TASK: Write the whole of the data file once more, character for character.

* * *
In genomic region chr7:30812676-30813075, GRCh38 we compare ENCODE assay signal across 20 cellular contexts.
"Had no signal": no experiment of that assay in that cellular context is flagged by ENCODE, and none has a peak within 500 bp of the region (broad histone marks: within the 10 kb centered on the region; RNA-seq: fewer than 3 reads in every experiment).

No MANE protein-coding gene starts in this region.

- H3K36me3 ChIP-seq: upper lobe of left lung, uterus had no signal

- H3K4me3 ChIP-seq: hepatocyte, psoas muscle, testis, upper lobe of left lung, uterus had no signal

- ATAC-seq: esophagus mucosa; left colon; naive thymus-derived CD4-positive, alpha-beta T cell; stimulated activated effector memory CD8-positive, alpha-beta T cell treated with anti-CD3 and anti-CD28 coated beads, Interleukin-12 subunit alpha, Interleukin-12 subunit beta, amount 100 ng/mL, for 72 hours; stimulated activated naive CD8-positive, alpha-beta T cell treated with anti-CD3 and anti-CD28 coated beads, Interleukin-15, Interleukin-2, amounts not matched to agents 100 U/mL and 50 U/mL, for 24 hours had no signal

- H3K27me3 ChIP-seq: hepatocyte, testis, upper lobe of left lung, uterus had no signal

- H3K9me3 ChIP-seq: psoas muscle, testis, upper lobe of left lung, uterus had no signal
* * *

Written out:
In genomic region chr7:30812676-30813075, GRCh38 we compare ENCODE assay signal across 20 cellular contexts.
"Had no signal": no experiment of that assay in that cellular context is flagged by ENCODE, and none has a peak within 500 bp of the region (broad histone marks: within the 10 kb centered on the region; RNA-seq: fewer than 3 reads in every experiment).

No MANE protein-coding gene starts in this region.

- H3K36me3 ChIP-seq: upper lobe of left lung, uterus had no signal

- H3K4me3 ChIP-seq: hepatocyte, psoas muscle, testis, upper lobe of left lung, uterus had no signal

- ATAC-seq: esophagus mucosa; left colon; naive thymus-derived CD4-positive, alpha-beta T cell; stimulated activated effector memory CD8-positive, alpha-beta T cell treated with anti-CD3 and anti-CD28 coated beads, Interleukin-12 subunit alpha, Interleukin-12 subunit beta, amount 100 ng/mL, for 72 hours; stimulated activated naive CD8-positive, alpha-beta T cell treated with anti-CD3 and anti-CD28 coated beads, Interleukin-15, Interleukin-2, amounts not matched to agents 100 U/mL and 50 U/mL, for 24 hours had no signal

- H3K27me3 ChIP-seq: hepatocyte, testis, upper lobe of left lung, uterus had no signal

- H3K9me3 ChIP-seq: psoas muscle, testis, upper lobe of left lung, uterus had no signal